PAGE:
When in search of a new family member, instead of looking at dogs as breeds we look at personalities. You can ask the workers, who spend countless days with the rescues, which dogs are the most cuddly? Which are the most playful? Which are good with kids? With cats? They‘ll be able to tell you all of the dogs that fit your needs. Even just walking from kennel to kennel, you’ll see the different personalities of the dogs, some jumping around, some more shy, some up against the cage wanting affection. Instead of believing you want a kid-friendly dog so you must get a lab, you believe that you just want a kid-friendly dog and that can come in ANY and many breeds of dogs.
All dogs deserve a life where they don’t need to worry about their next meal, their shelter, or safety for the night. Given affection, love, and kindness, even the dogs that learned aggressive behaviors from owners or dog rings can let their guard down and revert back to a sweet dog. These dogs are scared and fearful of their lives and all they’ve seen and received is hatred. With nurture and gentleness toward the pups, they won’t need to react with aggression anymore.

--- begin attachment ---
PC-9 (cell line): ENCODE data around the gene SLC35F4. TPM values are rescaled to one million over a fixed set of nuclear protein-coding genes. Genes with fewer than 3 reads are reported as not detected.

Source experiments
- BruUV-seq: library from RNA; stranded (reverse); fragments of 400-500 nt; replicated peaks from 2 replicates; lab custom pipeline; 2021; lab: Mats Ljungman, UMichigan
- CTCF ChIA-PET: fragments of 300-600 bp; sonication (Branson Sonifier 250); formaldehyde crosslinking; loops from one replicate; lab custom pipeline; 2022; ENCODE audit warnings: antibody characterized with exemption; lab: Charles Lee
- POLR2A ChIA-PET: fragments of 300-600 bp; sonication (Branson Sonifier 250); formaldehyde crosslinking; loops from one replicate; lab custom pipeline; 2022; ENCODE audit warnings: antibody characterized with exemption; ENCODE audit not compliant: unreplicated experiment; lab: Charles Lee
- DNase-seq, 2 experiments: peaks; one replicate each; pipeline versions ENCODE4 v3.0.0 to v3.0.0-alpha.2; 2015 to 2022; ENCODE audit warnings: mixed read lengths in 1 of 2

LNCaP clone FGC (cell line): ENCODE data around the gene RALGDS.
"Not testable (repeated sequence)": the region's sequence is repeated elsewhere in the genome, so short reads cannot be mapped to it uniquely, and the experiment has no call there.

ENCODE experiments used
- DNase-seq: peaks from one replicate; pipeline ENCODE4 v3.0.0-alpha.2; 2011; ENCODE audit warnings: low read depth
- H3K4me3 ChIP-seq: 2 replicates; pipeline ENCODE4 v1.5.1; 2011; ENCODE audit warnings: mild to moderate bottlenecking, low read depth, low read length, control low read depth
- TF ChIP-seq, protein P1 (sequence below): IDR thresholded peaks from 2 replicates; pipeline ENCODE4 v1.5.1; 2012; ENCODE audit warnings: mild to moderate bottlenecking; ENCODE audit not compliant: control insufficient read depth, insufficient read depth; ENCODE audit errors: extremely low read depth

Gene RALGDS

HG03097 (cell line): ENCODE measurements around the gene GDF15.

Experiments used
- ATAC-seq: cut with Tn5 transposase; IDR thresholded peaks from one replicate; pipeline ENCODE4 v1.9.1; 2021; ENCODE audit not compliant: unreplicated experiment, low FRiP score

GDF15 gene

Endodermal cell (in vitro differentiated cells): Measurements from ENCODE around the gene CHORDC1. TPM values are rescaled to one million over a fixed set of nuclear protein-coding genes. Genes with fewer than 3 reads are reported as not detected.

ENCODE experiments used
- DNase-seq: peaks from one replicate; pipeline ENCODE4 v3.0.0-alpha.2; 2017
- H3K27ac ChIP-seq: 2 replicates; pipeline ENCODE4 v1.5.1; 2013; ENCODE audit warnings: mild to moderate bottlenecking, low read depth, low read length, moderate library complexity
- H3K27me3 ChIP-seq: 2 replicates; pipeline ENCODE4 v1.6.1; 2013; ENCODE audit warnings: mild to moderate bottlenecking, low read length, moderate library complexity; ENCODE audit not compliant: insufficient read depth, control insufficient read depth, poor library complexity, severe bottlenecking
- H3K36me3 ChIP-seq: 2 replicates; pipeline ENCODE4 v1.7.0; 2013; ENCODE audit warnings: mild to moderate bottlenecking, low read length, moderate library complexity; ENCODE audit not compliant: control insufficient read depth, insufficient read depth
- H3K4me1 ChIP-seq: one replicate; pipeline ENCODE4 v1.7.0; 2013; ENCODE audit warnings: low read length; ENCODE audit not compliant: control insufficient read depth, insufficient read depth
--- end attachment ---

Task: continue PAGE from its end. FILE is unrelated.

No dog is inherently violent or capable of snapping into aggression suddenly. All dogs have natural instincts of finding food, finding shelter, and protecting themselves from harm. If we treat a certain breed; such as the doberman pincher, pit bulls, huskies or any of the other dogs on “banned breed lists” with hostility and rage and belief that they’re automatically bad; we’ll not only miss out on these sweet, loving animals but they’ll have to fight our aggression with aggression back.